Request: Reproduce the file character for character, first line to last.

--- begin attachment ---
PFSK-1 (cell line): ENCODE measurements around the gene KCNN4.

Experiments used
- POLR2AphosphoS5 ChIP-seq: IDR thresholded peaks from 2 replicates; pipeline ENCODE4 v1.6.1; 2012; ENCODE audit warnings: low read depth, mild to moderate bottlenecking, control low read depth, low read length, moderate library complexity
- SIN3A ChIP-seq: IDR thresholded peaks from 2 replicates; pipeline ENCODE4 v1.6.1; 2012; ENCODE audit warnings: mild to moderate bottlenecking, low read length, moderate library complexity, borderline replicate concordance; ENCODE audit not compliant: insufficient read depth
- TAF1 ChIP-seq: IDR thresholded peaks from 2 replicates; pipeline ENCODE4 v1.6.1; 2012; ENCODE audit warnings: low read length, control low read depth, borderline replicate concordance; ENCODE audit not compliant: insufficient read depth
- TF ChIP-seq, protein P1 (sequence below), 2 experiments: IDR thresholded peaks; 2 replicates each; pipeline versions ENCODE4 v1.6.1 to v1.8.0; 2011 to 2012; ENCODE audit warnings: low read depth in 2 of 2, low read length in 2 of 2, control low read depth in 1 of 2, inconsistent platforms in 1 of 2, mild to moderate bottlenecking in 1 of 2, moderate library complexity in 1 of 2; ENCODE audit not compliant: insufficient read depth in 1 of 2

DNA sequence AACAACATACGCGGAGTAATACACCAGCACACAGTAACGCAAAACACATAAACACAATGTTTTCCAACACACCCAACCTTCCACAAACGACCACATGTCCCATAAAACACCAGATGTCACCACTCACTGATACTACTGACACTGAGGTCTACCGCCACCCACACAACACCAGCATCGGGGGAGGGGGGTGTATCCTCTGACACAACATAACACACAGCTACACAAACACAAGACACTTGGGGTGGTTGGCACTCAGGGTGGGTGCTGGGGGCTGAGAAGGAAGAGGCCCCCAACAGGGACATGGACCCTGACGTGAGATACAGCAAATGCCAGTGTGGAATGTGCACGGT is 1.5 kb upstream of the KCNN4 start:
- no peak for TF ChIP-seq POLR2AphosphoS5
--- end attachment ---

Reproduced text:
PFSK-1 (cell line): ENCODE measurements around the gene KCNN4.

Experiments used
- POLR2AphosphoS5 ChIP-seq: IDR thresholded peaks from 2 replicates; pipeline ENCODE4 v1.6.1; 2012; ENCODE audit warnings: low read depth, mild to moderate bottlenecking, control low read depth, low read length, moderate library complexity
- SIN3A ChIP-seq: IDR thresholded peaks from 2 replicates; pipeline ENCODE4 v1.6.1; 2012; ENCODE audit warnings: mild to moderate bottlenecking, low read length, moderate library complexity, borderline replicate concordance; ENCODE audit not compliant: insufficient read depth
- TAF1 ChIP-seq: IDR thresholded peaks from 2 replicates; pipeline ENCODE4 v1.6.1; 2012; ENCODE audit warnings: low read length, control low read depth, borderline replicate concordance; ENCODE audit not compliant: insufficient read depth
- TF ChIP-seq, protein P1 (sequence below), 2 experiments: IDR thresholded peaks; 2 replicates each; pipeline versions ENCODE4 v1.6.1 to v1.8.0; 2011 to 2012; ENCODE audit warnings: low read depth in 2 of 2, low read length in 2 of 2, control low read depth in 1 of 2, inconsistent platforms in 1 of 2, mild to moderate bottlenecking in 1 of 2, moderate library complexity in 1 of 2; ENCODE audit not compliant: insufficient read depth in 1 of 2

DNA sequence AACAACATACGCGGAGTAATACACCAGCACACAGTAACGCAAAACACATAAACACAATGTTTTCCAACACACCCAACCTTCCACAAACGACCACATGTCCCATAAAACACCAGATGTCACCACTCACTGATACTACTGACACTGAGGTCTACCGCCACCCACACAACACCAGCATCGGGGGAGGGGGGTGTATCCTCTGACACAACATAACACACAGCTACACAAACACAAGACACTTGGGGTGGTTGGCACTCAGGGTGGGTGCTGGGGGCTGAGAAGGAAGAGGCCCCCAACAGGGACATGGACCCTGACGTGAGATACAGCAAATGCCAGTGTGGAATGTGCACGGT is 1.5 kb upstream of the KCNN4 start:
- no peak for TF ChIP-seq POLR2AphosphoS5